|LETTER TO EDITOR
|Year : 2020 | Volume
| Issue : 1 | Page : 450-451
Ranitidine-induced galactorrhea: Exploring the intricacies
Avik Ray, Ahmad Najmi, Balakrishnan Sadasivam
Department of Pharmacology, AIIMS, Bhopal, Madhya Pradesh, India
|Date of Submission||07-Nov-2019|
|Date of Decision||12-Dec-2019|
|Date of Acceptance||17-Dec-2019|
|Date of Web Publication||28-Jan-2020|
Dr. Avik Ray
Department of Pharmacology, 3rd Floor, Medical College, All India Institute of Medical Sciences Bhopal, Saket Nagar, Bhopal – 462020, Madhya Pradesh
Source of Support: None, Conflict of Interest: None
|How to cite this article:|
Ray A, Najmi A, Sadasivam B. Ranitidine-induced galactorrhea: Exploring the intricacies. J Family Med Prim Care 2020;9:450-1
|How to cite this URL:|
Ray A, Najmi A, Sadasivam B. Ranitidine-induced galactorrhea: Exploring the intricacies. J Family Med Prim Care [serial online] 2020 [cited 2020 Feb 19];9:450-1. Available from: http://www.jfmpc.com/text.asp?2020/9/1/450/276818
In reference to the case report titled “Ranitidine-induced galactorrhea in a postmenopausal female” by Agrawal et al., we would like to supplement it by exploring the intricacies involved with the development of the condition.
As compared to cimetidine, ranitidine is generally associated with lesser adverse drug reactions related to the central nervous system (CNS) since it is less lipophilic and significantly less concentrated in the cerebrospinal fluid. While a study concluded that ranitidine does not cross the blood-brain barrier (BBB) from the fact that the serum prolactin (PRL) was not raised by a significant amount, inferences regarding its action on the central dopaminergic system have been made in one other study.
It has been hypothesized that H2 receptors play role in reducing the prolactin levels by increasing dopamine release which, in turn, acts on the D2 receptors present on the lactotrophs, thus reducing the secretion of prolactin. In vitro experiments have demonstrated that ranitidine acts neither as a dopamine receptor antagonist nor as a dopamine agonist at the level of the pituitary, thus does not alter the secretion of PRL by any action on the pituitary. Further studies to understand its action on the higher CNS centers are needed.
Histamine has got both inhibiting (minor) and stimulating (major) effect on the secretion of PRL. One of the hypotheses for this is its stimulatory action through H1 receptors and indirect inhibitory actions through GABA-ergic interneurons and GABA receptors on the lactotrophs. H2 receptor antagonists like ranitidine remove the inhibitory effect of GABA on the lactotrophs, thus causing increased PRL secretion.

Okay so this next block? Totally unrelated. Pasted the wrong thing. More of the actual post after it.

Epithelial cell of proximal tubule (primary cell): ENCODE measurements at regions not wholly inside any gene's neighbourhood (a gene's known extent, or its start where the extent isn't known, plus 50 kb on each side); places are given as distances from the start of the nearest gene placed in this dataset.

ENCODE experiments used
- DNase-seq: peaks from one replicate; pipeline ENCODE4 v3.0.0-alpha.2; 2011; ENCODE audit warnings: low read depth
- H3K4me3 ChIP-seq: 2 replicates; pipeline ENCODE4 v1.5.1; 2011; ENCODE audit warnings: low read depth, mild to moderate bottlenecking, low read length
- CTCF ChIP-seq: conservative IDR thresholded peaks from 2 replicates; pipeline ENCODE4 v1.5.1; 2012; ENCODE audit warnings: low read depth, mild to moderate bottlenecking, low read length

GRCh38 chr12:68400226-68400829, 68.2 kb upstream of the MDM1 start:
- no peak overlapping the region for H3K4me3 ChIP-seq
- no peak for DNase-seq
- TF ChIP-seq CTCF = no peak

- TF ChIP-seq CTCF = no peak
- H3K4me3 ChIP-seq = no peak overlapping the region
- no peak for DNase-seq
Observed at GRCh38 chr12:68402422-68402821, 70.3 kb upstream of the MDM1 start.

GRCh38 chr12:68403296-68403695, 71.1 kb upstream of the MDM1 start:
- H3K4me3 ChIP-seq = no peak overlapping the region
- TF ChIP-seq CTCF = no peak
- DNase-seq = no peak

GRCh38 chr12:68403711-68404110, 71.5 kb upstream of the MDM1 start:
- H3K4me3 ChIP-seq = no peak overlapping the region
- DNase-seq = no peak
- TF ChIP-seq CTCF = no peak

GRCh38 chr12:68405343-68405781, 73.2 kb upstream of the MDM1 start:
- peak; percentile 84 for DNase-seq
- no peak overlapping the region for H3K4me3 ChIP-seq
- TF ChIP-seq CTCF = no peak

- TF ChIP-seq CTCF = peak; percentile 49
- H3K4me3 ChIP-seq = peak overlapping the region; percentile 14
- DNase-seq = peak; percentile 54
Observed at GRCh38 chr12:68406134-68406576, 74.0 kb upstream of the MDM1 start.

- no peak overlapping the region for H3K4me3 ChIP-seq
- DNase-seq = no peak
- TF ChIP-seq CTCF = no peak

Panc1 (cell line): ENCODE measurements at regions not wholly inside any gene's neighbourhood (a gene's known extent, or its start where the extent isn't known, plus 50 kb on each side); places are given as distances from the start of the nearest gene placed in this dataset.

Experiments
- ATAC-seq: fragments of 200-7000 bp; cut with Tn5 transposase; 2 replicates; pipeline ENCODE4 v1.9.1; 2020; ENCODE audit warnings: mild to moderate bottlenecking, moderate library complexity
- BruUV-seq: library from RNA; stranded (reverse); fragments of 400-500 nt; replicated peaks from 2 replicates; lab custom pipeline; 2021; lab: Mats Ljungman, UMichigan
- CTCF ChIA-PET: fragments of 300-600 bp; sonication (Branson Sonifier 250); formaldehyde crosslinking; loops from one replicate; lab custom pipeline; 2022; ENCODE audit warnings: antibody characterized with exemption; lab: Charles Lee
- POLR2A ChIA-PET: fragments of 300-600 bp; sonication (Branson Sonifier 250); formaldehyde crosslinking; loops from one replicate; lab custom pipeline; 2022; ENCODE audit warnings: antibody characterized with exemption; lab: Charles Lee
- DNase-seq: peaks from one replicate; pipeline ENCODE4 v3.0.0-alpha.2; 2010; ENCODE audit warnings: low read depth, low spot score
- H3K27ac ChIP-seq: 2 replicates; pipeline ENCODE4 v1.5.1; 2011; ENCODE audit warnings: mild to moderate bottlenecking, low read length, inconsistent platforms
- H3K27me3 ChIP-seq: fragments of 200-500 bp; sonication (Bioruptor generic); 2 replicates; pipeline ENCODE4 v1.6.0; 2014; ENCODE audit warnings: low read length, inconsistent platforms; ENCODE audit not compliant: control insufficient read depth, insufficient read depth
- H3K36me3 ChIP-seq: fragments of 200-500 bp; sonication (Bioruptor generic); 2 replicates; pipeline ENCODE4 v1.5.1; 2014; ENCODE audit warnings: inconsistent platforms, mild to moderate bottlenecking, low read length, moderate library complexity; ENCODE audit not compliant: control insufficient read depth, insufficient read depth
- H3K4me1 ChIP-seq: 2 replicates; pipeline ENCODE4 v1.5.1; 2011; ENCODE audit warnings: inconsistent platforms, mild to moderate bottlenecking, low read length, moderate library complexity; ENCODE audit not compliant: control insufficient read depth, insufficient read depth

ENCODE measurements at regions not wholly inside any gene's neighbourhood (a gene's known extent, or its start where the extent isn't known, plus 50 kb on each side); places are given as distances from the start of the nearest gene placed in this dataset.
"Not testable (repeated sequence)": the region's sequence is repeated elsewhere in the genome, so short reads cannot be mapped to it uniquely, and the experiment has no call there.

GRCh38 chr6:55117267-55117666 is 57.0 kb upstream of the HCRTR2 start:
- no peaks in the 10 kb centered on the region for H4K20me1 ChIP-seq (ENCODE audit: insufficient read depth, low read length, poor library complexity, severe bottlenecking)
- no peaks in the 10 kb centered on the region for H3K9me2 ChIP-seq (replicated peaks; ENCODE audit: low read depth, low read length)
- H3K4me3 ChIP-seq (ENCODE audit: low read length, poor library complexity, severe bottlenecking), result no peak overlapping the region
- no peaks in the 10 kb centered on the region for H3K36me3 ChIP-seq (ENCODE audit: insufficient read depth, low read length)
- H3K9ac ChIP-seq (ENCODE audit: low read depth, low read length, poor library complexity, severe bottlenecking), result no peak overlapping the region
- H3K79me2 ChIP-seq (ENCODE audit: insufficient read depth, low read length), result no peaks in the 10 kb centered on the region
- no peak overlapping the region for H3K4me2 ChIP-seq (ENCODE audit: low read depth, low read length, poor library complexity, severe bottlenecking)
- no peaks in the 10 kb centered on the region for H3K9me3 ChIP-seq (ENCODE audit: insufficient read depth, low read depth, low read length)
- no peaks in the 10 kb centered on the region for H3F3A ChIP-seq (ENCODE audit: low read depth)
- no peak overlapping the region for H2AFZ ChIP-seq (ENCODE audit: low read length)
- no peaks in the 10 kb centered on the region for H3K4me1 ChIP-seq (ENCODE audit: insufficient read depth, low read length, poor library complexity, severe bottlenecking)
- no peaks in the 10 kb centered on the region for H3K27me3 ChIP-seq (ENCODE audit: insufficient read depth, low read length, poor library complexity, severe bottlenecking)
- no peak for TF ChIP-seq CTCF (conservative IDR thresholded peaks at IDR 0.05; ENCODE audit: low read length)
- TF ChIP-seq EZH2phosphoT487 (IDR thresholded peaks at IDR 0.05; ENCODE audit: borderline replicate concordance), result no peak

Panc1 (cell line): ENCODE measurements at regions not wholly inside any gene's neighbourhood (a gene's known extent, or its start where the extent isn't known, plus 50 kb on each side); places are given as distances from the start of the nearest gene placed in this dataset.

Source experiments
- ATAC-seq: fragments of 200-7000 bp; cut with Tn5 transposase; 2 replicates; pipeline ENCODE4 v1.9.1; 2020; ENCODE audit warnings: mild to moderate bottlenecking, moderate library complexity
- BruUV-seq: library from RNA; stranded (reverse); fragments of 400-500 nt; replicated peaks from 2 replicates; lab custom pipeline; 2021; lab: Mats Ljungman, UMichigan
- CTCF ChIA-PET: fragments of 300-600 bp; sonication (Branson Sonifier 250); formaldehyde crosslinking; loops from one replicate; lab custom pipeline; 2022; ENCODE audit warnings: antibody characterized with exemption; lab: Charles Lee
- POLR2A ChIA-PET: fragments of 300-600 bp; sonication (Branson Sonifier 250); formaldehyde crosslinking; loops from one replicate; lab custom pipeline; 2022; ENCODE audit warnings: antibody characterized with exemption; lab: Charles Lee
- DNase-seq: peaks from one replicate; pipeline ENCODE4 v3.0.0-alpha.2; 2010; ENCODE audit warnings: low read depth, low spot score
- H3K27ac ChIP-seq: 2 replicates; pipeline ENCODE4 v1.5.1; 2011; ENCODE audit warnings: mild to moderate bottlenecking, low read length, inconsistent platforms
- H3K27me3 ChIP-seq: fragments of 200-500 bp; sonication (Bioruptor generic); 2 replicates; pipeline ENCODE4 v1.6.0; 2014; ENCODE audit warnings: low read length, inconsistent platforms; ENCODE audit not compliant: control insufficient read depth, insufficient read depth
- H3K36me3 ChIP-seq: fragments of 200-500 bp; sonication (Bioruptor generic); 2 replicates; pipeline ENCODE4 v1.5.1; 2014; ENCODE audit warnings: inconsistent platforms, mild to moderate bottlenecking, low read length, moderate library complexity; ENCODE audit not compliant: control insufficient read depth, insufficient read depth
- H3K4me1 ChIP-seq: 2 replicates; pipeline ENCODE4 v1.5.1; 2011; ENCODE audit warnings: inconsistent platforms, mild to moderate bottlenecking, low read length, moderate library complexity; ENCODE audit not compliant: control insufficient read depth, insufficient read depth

A positive relationship between PRL levels and postmenopausal breast cancer risk is a known fact, making chronic use of H2 blockers a potential risk factor for breast carcinoma. A study exploring the same concluded that although the usage of H2 blockers is not generally associated with an increased risk of breast carcinoma, the current use of ranitidine increases the risk of hormone-receptor-positive invasive ductal carcinoma. Although ranitidine raises the PRL levels only modestly as compared to cimetidine, it is still possible for it to cause increased breast cancer risk through this pathway.
Since ranitidine is hypothesized to act on the central dopaminergic pathways, potential drug-drug interactions (pDDIs) with various dopaminergic agonists and antagonists used for the management of conditions such as Parkinson's disease and schizophrenia need to be looked out for. Chronic treatment with ranitidine has been shown to reduce levodopa-induced dyskinesia (LID). A study has shown ranitidine to be effective in reducing the negative symptoms of schizophrenia. Ranitidine blocks the inhibitory signals normally transmitted via the H2 receptors and thus alleviates the negative symptoms of schizophrenia.
Cimetidine, known to cause galactorrhea, inhibits the metabolism of estradiol by acting as an inhibitor of CYP450 enzymes, resulting in increased estrogen levels. This is associated secondarily with a rise in serum prolactin. Ranitidine, on the other hand, has a much weaker enzyme inhibitory effect which, even if demonstrable, is proven to be statistically non-significant. Hence, the rise of prolactin levels associated with ranitidine cannot be explained by enzyme induction.
Considering that the patient needs to continue taking medication for the acid peptic disorder, switching to another drug in the same class of H2 receptor antagonist or prescribing a proton-pump inhibitor (PPI) which is not associated with hyperprolactinemia is the most preferred way to solve the problem of galactorrhea. For example, esomeprazole has been shown to be associated with galactorrhea  and hence, would not be a preferred alternative. Thus, consideration must also be given to the potential adverse effects of alternative medications.
The number of reported cases of galactorrhea available at VigiAccess and associated with cimetidine (110) is higher than that with ranitidine (88) as reported till date  probably because the latter came into the market several years after the introduction of cimetidine in 1983. Although it overtook cimetidine in the United States by 1987, the popularity decreased after the introduction of the PPIs in the late 1980s and 1990s.
In light of the case report and the recent findings of ranitidine having multiple potential therapeutic uses, it is worth deciphering the complex pathways associated with its action, especially considering that it is a common medication prescribed in routine clinical practice.
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Conflicts of interest
There are no conflicts of interest.
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